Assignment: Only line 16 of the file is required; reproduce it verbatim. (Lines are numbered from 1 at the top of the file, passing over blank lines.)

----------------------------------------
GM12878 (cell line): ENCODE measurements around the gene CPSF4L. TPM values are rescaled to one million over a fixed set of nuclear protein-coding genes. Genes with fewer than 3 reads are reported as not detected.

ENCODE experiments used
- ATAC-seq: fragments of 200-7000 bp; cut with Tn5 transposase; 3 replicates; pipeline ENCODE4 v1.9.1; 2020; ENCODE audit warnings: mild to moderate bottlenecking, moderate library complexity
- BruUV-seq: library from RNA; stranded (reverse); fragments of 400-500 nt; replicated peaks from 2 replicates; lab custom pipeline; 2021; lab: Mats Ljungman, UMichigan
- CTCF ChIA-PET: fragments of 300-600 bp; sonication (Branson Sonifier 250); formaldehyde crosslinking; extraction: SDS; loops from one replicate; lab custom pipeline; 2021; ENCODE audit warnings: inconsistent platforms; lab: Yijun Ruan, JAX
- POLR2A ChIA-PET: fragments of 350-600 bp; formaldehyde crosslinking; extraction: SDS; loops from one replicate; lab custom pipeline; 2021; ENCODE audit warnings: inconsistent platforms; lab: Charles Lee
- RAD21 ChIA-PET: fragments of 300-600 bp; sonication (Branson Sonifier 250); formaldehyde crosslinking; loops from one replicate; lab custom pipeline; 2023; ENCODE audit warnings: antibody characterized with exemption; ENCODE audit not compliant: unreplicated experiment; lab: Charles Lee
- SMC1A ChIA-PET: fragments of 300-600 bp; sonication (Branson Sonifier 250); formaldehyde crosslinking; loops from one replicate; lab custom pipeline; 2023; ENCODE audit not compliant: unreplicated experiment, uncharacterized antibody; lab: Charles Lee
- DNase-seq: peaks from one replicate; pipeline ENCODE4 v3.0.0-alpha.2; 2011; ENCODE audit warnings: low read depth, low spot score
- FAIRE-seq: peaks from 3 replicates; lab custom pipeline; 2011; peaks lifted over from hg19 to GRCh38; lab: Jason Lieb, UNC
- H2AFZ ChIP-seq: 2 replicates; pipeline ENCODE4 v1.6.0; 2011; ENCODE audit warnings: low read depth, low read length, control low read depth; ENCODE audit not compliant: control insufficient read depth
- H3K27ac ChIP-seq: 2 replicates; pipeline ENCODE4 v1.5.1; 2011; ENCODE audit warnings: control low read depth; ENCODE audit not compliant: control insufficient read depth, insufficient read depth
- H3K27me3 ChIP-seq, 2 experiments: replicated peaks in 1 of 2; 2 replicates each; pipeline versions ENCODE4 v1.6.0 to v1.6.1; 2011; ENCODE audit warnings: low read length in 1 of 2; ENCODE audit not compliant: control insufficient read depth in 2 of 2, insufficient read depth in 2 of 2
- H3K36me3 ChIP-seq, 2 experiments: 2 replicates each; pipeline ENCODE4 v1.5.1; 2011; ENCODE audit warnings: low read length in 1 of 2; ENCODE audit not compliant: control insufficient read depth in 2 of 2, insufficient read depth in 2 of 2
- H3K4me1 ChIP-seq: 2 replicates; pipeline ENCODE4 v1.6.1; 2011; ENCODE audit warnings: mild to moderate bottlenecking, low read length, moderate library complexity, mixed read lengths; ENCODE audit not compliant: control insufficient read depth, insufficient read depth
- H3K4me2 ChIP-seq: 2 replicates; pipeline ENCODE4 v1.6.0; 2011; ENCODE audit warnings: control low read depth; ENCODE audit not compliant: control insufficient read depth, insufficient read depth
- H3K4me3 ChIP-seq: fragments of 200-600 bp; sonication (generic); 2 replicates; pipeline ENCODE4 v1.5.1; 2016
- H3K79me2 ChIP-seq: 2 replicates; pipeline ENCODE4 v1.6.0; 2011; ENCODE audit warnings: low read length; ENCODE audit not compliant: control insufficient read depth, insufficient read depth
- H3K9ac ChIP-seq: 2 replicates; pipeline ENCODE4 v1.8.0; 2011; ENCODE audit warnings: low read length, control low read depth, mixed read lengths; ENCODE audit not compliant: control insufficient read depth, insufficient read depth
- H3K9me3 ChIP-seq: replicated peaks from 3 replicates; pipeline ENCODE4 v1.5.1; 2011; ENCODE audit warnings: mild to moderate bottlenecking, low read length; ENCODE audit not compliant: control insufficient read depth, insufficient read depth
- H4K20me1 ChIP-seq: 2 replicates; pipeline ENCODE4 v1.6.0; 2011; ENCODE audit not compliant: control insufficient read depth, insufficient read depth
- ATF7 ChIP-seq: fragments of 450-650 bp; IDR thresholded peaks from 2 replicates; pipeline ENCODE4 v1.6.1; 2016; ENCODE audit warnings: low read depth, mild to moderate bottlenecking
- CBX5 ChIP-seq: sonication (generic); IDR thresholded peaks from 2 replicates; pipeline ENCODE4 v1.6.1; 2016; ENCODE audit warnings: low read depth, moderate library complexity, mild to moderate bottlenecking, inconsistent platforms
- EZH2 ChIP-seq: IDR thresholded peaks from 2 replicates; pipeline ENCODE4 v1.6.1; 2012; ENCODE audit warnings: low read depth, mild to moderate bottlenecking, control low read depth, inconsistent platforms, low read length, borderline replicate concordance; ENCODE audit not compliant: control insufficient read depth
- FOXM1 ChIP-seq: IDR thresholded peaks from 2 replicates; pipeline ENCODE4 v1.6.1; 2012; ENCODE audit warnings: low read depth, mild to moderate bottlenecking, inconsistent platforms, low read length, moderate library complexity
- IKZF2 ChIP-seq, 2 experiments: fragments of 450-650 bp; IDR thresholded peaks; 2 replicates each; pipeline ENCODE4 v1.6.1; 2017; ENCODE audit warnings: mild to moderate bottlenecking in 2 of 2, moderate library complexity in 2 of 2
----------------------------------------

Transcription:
- H3K4me2 ChIP-seq: 2 replicates; pipeline ENCODE4 v1.6.0; 2011; ENCODE audit warnings: control low read depth; ENCODE audit not compliant: control insufficient read depth, insufficient read depth